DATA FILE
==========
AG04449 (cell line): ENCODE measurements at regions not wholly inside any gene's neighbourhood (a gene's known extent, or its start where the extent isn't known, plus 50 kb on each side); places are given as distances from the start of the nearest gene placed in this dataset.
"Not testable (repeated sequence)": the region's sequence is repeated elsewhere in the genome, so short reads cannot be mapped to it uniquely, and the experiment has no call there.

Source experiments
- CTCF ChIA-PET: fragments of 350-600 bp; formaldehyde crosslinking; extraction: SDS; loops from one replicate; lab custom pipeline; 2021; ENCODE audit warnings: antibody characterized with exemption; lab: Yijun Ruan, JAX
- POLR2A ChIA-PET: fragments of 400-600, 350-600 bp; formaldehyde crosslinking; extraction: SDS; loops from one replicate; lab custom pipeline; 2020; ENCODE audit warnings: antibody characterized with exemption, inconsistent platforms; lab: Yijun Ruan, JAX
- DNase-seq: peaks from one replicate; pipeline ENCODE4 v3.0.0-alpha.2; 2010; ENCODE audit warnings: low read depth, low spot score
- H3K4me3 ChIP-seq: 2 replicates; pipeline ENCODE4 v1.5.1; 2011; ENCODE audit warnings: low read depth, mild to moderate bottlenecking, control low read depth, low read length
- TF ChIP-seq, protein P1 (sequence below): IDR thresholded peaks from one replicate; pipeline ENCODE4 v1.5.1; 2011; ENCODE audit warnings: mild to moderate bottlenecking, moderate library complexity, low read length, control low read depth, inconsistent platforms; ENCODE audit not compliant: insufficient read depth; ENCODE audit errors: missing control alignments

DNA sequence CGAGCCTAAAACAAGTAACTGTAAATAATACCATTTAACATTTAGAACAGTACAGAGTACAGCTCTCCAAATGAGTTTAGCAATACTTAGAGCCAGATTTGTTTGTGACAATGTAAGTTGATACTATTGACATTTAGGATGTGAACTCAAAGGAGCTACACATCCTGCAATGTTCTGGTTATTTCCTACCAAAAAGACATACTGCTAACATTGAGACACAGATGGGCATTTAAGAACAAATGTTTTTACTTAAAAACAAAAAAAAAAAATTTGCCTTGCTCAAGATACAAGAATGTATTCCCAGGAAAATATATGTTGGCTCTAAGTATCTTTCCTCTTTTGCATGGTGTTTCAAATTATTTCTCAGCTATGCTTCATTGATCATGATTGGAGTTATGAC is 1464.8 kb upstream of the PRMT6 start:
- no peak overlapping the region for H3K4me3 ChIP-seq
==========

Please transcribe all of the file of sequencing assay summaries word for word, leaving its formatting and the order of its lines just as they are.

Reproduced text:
AG04449 (cell line): ENCODE measurements at regions not wholly inside any gene's neighbourhood (a gene's known extent, or its start where the extent isn't known, plus 50 kb on each side); places are given as distances from the start of the nearest gene placed in this dataset.
"Not testable (repeated sequence)": the region's sequence is repeated elsewhere in the genome, so short reads cannot be mapped to it uniquely, and the experiment has no call there.

Source experiments
- CTCF ChIA-PET: fragments of 350-600 bp; formaldehyde crosslinking; extraction: SDS; loops from one replicate; lab custom pipeline; 2021; ENCODE audit warnings: antibody characterized with exemption; lab: Yijun Ruan, JAX
- POLR2A ChIA-PET: fragments of 400-600, 350-600 bp; formaldehyde crosslinking; extraction: SDS; loops from one replicate; lab custom pipeline; 2020; ENCODE audit warnings: antibody characterized with exemption, inconsistent platforms; lab: Yijun Ruan, JAX
- DNase-seq: peaks from one replicate; pipeline ENCODE4 v3.0.0-alpha.2; 2010; ENCODE audit warnings: low read depth, low spot score
- H3K4me3 ChIP-seq: 2 replicates; pipeline ENCODE4 v1.5.1; 2011; ENCODE audit warnings: low read depth, mild to moderate bottlenecking, control low read depth, low read length
- TF ChIP-seq, protein P1 (sequence below): IDR thresholded peaks from one replicate; pipeline ENCODE4 v1.5.1; 2011; ENCODE audit warnings: mild to moderate bottlenecking, moderate library complexity, low read length, control low read depth, inconsistent platforms; ENCODE audit not compliant: insufficient read depth; ENCODE audit errors: missing control alignments

DNA sequence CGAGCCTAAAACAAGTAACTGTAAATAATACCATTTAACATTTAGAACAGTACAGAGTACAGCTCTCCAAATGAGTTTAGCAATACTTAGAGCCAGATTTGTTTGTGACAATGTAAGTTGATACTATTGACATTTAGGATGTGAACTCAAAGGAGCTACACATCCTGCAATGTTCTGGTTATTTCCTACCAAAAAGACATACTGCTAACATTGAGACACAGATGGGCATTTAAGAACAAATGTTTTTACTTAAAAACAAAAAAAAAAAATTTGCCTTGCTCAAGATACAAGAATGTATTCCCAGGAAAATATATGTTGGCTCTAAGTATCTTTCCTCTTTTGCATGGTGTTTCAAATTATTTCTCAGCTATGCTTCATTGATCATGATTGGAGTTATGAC is 1464.8 kb upstream of the PRMT6 start:
- no peak overlapping the region for H3K4me3 ChIP-seq